Many say that a new era is dawning these days not only in security and foreign policy, but also in energy policy. For example, immediately after the Russian attack on Ukraine, German Finance Minister Christian Lindner (FDP) described renewable energy sources as “sources of energy freedom, because they grant us independence”, making it clear that Germany’s energy policy needs a dose of self-sufficiency. And not only for the sake of climate change mitigation. According to the revised regulations of the German Renewable Energy Act (EEG), photovoltaics are to play an important role in this effort. In the first half of 2022, 11.2 percent of Germany’s electricity came from solar power. Only wind energy provided more green electricity, at 25.7 percent. Photovoltaics are slated to catch up, though. The new EEG 2023 calls for 22 gigawatts of additional capacity to be installed annually up to 2030 – the current goal is a total output of around 215 gigawatts in 2030. By way of comparison, the German government had previously only planned for an annual increase of 4.6 gigawatts.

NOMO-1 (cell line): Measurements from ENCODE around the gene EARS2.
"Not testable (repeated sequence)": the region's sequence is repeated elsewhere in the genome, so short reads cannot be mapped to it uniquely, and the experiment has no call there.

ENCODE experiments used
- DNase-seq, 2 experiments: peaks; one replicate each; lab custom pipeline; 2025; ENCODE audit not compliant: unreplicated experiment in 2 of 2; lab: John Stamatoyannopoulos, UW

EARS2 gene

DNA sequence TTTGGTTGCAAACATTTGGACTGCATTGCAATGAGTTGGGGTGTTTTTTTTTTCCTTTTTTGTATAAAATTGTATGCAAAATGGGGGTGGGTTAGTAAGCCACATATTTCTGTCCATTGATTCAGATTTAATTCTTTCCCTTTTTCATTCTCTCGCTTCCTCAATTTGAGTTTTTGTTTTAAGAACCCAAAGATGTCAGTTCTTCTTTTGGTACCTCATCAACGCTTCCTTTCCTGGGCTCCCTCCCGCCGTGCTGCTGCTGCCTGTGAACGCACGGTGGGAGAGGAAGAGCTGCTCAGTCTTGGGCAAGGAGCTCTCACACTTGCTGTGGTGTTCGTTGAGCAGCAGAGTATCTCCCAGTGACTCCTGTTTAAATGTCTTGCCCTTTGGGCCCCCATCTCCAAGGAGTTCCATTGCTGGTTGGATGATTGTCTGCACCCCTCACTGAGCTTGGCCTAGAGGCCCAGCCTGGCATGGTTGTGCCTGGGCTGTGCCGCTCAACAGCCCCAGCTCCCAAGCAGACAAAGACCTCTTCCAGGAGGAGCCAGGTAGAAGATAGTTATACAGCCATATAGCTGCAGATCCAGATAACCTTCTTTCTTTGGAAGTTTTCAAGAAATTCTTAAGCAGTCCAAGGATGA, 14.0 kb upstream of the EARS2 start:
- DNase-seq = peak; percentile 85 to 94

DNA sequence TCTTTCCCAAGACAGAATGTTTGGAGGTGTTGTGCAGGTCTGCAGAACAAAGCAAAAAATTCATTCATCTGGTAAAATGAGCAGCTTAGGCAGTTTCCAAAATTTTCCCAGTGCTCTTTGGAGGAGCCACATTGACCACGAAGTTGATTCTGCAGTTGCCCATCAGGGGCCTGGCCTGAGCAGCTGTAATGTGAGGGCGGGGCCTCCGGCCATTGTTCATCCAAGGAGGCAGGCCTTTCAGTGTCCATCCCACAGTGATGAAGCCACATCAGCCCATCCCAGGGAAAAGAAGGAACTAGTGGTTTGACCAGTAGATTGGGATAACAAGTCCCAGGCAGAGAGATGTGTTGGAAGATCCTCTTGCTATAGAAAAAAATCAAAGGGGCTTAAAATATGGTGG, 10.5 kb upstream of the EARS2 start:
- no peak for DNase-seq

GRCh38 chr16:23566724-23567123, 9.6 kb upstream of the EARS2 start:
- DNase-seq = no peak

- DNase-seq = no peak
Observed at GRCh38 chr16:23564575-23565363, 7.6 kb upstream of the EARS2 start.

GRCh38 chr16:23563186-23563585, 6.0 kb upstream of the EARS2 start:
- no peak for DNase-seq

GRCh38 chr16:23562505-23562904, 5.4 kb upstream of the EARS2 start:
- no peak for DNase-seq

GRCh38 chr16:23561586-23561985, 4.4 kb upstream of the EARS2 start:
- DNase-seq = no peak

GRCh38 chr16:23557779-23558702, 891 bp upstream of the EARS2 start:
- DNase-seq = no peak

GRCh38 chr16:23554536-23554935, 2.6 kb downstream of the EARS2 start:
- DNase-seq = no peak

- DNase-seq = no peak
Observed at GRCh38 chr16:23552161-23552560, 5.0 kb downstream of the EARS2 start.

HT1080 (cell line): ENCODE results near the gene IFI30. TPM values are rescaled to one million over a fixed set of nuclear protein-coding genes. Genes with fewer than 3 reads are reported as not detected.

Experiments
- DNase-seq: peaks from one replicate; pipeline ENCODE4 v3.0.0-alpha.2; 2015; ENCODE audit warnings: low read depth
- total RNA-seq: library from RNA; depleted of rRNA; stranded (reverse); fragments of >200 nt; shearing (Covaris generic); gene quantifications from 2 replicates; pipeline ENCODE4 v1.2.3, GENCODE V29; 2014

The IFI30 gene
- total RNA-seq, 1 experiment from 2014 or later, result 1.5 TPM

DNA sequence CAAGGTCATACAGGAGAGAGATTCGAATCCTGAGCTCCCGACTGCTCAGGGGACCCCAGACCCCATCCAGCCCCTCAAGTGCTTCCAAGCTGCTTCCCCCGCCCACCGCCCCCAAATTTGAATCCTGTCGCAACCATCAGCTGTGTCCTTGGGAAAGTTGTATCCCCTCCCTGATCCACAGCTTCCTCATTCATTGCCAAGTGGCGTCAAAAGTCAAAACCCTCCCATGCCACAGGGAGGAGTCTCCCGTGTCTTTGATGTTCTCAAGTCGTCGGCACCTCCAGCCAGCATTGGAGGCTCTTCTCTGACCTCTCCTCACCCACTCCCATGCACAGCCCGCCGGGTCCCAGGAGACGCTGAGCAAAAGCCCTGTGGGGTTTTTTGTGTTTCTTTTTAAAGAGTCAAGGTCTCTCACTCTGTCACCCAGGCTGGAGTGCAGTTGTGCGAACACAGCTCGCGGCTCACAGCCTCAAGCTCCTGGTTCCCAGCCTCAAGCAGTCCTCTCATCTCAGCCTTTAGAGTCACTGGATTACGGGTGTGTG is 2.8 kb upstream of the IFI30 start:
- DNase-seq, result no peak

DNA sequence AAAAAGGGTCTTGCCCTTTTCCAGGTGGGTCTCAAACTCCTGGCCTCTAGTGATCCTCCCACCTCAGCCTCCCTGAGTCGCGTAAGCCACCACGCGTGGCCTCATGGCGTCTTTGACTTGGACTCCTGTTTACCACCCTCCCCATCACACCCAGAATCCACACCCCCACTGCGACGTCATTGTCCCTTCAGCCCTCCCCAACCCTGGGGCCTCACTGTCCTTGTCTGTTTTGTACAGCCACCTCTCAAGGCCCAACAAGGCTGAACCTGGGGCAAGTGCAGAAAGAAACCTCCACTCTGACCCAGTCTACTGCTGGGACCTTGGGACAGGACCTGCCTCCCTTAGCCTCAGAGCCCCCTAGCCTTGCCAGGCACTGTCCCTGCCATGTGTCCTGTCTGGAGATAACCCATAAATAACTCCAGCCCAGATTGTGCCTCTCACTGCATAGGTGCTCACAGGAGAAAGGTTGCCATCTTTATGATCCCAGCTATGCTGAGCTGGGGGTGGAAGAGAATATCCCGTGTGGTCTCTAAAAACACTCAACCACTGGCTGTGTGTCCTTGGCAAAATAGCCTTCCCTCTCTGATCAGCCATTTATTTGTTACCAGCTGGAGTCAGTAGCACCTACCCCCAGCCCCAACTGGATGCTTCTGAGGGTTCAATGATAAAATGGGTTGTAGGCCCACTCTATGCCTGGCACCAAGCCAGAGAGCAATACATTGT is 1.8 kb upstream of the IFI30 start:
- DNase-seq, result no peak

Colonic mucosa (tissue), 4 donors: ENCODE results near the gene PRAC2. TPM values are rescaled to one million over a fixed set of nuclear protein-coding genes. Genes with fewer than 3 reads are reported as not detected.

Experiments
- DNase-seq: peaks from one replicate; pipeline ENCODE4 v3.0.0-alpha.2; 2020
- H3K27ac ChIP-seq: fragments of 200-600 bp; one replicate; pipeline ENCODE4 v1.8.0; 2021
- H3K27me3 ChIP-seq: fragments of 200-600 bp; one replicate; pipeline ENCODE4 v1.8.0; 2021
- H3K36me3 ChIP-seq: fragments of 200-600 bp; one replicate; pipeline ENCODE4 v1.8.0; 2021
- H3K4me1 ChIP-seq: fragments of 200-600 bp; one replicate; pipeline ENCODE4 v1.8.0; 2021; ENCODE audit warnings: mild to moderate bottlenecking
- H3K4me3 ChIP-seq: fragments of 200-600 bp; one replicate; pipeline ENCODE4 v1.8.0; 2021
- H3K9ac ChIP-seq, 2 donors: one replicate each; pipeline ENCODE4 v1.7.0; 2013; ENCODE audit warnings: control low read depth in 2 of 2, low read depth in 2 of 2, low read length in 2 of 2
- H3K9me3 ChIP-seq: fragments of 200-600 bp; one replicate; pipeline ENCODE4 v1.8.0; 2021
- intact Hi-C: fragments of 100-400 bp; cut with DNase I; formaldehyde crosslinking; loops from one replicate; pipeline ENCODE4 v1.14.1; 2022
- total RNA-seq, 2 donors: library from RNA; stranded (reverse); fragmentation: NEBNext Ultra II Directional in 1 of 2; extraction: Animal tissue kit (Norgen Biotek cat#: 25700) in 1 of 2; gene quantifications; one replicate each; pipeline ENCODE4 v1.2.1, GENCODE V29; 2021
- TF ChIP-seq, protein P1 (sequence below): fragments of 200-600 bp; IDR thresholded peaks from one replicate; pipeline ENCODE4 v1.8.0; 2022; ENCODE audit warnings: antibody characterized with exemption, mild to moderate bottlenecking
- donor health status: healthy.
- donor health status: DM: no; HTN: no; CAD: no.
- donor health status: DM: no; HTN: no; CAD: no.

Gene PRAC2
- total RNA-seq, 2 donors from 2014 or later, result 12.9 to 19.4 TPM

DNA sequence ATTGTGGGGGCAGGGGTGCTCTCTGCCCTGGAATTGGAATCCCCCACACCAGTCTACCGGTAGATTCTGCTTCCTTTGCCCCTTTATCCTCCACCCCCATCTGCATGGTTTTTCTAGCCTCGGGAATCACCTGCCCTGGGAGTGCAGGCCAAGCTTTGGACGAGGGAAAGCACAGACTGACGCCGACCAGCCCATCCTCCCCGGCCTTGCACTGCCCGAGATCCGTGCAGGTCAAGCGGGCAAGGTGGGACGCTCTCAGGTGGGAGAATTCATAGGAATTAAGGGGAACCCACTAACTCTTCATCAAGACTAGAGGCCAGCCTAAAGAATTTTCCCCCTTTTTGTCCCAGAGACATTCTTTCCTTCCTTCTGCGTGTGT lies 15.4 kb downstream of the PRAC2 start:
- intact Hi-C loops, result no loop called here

The envisioned expansion is no easy task: the war in Ukraine, the global COVID pandemic, and new social distancing measures in China have caused noticeable raw material and supply chain bottlenecks for electronic components. The photovoltaic industry is no exception to this dynamic. For example, SMA Solar Technology AG, a manufacturer of solar inverters, complained in August about a shortage of electrical components and had to slash its business forecast – despite strong demand for its products.